Through the Eyes of Others

| Feb 5, 2021

President Joe Biden seeks to return the United States to a leadership position but US allies are not so sure.

By Mark Hannah, Senior Fellow

This article appeared in Inkstick on February 5, 2021.

Although President Joe Biden seems to recognize the threats to Americans’ security and prosperity originate more at home than abroad, his speech at the State Department yesterday promised to reengage with the world — “not to meet yesterday’s challenges, but today’s and tomorrow’s.” Such vows may easily placate a Washington establishment weary from four years of President Donald Trump’s “America First” foreign policy, but they do little to reassure America’s allies and partners.

Recent polling by the European Council on Foreign Relations found that shockingly many in key European allies, such as the United Kingdom, don’t think they can rely on the United States to defend them and “look to Berlin rather than Washington as the most important partner.” A third of respondents across these 11 European countries believe American voters are likely to serve up another President Donald Trump, two-thirds want the EU to develop its own defense capabilities, and half of them have little faith in President Biden’s ability to juggle the demands of international leadership with the need to mend divisions at home.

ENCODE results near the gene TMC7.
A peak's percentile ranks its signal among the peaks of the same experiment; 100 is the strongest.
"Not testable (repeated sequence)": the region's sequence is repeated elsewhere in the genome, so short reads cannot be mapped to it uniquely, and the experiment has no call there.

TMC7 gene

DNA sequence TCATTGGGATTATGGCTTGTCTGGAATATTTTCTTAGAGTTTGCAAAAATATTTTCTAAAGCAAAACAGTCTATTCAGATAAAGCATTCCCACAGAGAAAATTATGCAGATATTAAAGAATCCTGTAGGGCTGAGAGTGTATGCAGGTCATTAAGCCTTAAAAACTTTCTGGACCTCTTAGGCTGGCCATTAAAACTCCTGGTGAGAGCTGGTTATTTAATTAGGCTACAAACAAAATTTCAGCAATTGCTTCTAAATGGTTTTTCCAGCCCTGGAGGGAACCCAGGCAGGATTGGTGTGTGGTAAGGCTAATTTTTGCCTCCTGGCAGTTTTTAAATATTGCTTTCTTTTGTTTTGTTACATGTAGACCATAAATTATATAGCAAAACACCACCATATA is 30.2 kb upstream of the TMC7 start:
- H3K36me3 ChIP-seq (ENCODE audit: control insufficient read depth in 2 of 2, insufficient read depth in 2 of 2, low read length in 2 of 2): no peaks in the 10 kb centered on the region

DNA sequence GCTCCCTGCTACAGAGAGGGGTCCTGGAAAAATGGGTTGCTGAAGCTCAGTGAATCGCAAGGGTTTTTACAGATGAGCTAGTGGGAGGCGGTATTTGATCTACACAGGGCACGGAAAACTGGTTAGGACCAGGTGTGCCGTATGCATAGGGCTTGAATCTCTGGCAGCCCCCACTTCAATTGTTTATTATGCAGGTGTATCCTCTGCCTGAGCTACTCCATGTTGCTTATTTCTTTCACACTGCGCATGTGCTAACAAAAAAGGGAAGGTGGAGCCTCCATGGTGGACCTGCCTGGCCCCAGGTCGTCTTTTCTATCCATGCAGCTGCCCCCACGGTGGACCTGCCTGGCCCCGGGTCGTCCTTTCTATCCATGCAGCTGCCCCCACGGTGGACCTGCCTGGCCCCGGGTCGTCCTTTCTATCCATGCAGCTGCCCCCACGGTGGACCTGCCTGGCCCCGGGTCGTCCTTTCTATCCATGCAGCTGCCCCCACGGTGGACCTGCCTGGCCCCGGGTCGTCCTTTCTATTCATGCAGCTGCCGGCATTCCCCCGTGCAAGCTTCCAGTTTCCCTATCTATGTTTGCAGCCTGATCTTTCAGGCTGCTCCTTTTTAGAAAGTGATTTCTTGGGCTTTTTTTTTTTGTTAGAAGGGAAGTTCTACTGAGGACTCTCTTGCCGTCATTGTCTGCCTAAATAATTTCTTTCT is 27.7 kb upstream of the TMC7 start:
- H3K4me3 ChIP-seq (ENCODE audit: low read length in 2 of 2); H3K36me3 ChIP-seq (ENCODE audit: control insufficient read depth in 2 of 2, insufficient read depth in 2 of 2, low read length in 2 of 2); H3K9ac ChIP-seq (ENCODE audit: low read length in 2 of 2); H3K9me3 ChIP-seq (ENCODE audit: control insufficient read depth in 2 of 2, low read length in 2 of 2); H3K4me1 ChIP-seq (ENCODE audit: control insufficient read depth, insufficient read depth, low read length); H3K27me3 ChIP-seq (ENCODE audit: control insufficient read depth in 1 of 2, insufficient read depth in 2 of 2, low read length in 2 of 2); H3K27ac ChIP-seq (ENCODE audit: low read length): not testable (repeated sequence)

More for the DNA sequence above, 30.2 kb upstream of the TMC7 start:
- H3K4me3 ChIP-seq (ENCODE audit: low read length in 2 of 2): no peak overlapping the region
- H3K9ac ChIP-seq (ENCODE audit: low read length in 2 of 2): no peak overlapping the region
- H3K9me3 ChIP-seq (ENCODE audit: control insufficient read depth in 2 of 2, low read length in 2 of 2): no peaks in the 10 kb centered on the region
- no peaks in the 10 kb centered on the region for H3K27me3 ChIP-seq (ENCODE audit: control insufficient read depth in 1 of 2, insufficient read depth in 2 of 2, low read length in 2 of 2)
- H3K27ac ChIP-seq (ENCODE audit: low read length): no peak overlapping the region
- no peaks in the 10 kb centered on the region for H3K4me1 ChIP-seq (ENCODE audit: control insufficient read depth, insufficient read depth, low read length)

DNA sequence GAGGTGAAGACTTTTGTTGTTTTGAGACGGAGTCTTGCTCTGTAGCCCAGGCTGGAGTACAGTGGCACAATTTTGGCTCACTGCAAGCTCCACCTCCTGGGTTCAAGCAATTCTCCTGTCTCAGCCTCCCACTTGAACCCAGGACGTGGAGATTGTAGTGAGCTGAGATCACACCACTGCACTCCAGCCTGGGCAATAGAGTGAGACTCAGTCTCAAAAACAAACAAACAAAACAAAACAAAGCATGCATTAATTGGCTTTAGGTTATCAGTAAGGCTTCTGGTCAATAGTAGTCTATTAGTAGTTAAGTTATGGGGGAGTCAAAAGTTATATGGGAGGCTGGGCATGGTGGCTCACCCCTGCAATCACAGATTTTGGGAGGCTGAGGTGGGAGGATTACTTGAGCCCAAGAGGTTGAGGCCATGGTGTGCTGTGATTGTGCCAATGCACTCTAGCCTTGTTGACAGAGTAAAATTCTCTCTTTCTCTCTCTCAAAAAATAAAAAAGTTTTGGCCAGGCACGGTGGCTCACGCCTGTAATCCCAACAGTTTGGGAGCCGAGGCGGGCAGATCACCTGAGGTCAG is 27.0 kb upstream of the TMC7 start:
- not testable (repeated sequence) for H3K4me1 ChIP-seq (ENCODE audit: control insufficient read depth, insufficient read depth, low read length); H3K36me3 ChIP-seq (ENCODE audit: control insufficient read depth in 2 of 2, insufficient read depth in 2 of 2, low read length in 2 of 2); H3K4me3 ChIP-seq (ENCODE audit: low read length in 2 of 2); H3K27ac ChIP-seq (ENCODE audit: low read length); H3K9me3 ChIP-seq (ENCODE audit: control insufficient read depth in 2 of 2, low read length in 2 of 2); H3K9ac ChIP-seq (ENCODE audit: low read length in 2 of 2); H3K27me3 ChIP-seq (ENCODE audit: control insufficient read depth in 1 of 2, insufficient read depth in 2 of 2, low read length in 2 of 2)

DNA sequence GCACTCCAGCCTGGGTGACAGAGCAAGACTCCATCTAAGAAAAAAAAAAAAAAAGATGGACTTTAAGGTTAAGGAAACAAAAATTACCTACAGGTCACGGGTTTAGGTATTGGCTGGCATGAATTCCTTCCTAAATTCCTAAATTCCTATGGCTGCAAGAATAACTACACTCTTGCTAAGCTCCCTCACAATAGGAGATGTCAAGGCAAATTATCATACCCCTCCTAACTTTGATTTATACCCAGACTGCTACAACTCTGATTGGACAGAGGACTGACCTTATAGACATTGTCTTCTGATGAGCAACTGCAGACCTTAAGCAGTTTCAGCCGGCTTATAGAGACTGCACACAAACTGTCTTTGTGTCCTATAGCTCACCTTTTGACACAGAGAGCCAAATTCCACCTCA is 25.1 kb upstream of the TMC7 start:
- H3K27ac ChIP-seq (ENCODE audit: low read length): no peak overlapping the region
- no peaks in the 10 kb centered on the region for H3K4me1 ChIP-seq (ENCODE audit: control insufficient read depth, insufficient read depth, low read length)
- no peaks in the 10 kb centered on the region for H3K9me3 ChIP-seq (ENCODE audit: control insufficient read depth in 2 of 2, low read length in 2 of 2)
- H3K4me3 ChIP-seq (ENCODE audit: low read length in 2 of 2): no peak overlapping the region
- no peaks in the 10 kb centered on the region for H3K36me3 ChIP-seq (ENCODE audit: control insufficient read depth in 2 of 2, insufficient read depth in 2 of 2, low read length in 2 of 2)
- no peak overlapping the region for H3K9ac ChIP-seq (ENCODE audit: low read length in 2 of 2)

What does this mean for the Biden administration’s ambition of restoring America back to its leadership position?

To many of America’s allies, President Trump squandered America’s global leadership position with capricious and self-serving international actions. In many cases, they are right: the previous administration needlessly escalated tensions with Iran by trashing the 2015 nuclear deal and abandoned America’s leadership in global efforts to address climate change and COVID-19 by withdrawing from the Paris Agreement and the World Health Organization.

Read more of Mark’s article in Instick.

Written by Mark Hannah

Mark is a senior fellow with the Independent America project at the Institute for Global Affairs and host of the podcast, None Of The Above.

Read more from Mark

This post is part of Independent America, a research project led out by IGA senior fellow Mark Hannah, which seeks to explore how US foreign policy could better be tailored to new global realities and to the preferences of American voters.

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